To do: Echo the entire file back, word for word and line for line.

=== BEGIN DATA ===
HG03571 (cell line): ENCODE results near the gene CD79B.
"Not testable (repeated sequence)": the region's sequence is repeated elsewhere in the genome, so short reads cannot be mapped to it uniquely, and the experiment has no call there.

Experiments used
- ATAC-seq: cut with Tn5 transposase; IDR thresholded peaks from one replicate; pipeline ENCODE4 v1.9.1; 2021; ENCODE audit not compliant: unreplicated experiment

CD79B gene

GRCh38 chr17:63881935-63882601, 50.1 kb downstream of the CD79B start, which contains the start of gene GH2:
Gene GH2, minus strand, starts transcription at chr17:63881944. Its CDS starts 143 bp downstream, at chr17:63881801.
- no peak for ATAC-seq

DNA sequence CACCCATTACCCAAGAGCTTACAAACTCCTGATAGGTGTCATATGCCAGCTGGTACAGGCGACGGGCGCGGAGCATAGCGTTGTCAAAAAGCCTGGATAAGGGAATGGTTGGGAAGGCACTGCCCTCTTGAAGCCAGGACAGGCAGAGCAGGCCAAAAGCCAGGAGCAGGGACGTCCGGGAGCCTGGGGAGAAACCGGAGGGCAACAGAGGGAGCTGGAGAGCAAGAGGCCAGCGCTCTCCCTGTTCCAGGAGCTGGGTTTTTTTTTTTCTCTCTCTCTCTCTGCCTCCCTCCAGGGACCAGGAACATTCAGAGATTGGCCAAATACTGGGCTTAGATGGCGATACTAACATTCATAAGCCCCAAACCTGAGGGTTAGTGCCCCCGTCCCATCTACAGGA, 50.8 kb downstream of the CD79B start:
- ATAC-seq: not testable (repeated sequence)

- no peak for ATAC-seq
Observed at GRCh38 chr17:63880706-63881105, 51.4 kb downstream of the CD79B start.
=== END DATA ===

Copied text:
HG03571 (cell line): ENCODE results near the gene CD79B.
"Not testable (repeated sequence)": the region's sequence is repeated elsewhere in the genome, so short reads cannot be mapped to it uniquely, and the experiment has no call there.

Experiments used
- ATAC-seq: cut with Tn5 transposase; IDR thresholded peaks from one replicate; pipeline ENCODE4 v1.9.1; 2021; ENCODE audit not compliant: unreplicated experiment

CD79B gene

GRCh38 chr17:63881935-63882601, 50.1 kb downstream of the CD79B start, which contains the start of gene GH2:
Gene GH2, minus strand, starts transcription at chr17:63881944. Its CDS starts 143 bp downstream, at chr17:63881801.
- no peak for ATAC-seq

DNA sequence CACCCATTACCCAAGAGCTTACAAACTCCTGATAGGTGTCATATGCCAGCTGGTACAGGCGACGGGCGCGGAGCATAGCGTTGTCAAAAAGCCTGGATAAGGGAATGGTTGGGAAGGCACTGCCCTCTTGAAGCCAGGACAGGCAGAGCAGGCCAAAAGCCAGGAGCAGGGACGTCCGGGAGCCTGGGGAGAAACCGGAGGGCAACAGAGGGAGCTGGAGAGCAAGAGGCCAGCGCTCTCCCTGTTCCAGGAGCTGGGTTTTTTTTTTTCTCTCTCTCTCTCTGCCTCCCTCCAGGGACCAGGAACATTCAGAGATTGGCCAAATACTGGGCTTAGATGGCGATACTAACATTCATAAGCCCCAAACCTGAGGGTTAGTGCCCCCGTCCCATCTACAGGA, 50.8 kb downstream of the CD79B start:
- ATAC-seq: not testable (repeated sequence)

- no peak for ATAC-seq
Observed at GRCh38 chr17:63880706-63881105, 51.4 kb downstream of the CD79B start.